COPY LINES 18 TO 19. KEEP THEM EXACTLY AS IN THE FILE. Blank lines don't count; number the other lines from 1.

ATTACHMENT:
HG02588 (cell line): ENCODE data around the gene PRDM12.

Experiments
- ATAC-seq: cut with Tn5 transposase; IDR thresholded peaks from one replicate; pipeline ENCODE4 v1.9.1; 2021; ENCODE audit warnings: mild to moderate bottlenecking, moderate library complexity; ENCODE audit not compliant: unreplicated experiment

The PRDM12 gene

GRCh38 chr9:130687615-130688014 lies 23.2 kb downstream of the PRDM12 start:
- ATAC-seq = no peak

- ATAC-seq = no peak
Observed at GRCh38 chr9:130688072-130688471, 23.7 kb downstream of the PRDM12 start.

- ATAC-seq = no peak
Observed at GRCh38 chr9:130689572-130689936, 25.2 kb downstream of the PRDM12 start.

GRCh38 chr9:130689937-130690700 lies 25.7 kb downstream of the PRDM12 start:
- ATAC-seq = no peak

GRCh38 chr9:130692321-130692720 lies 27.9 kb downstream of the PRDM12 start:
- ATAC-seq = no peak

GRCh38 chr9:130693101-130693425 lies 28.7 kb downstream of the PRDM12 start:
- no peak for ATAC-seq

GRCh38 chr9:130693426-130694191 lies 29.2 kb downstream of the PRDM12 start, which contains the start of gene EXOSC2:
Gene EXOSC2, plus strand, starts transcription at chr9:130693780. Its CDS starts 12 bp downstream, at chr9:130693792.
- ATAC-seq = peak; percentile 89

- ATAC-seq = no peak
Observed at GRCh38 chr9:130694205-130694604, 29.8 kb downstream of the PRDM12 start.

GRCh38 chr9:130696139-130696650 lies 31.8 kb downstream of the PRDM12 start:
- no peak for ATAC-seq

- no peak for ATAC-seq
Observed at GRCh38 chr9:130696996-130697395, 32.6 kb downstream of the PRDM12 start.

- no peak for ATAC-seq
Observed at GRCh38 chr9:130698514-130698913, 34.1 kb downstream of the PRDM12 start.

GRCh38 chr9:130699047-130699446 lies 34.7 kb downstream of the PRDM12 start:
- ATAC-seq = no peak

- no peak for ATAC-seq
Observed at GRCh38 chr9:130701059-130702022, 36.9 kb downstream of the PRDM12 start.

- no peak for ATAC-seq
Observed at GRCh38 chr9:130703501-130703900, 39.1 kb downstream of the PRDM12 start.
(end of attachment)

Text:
Gene EXOSC2, plus strand, starts transcription at chr9:130693780. Its CDS starts 12 bp downstream, at chr9:130693792.
- ATAC-seq = peak; percentile 89